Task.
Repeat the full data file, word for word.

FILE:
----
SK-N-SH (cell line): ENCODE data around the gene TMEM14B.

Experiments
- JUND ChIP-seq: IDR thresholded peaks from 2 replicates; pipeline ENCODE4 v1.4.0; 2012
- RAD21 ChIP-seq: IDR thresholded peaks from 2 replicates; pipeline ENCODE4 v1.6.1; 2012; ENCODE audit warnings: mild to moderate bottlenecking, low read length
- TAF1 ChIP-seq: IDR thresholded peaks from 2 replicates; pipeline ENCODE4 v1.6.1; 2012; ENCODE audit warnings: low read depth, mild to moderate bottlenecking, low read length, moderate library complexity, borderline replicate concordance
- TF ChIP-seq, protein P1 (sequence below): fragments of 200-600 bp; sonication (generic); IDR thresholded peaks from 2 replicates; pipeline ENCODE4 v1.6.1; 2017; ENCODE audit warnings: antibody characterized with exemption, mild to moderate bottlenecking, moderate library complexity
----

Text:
SK-N-SH (cell line): ENCODE data around the gene TMEM14B.

Experiments
- JUND ChIP-seq: IDR thresholded peaks from 2 replicates; pipeline ENCODE4 v1.4.0; 2012
- RAD21 ChIP-seq: IDR thresholded peaks from 2 replicates; pipeline ENCODE4 v1.6.1; 2012; ENCODE audit warnings: mild to moderate bottlenecking, low read length
- TAF1 ChIP-seq: IDR thresholded peaks from 2 replicates; pipeline ENCODE4 v1.6.1; 2012; ENCODE audit warnings: low read depth, mild to moderate bottlenecking, low read length, moderate library complexity, borderline replicate concordance
- TF ChIP-seq, protein P1 (sequence below): fragments of 200-600 bp; sonication (generic); IDR thresholded peaks from 2 replicates; pipeline ENCODE4 v1.6.1; 2017; ENCODE audit warnings: antibody characterized with exemption, mild to moderate bottlenecking, moderate library complexity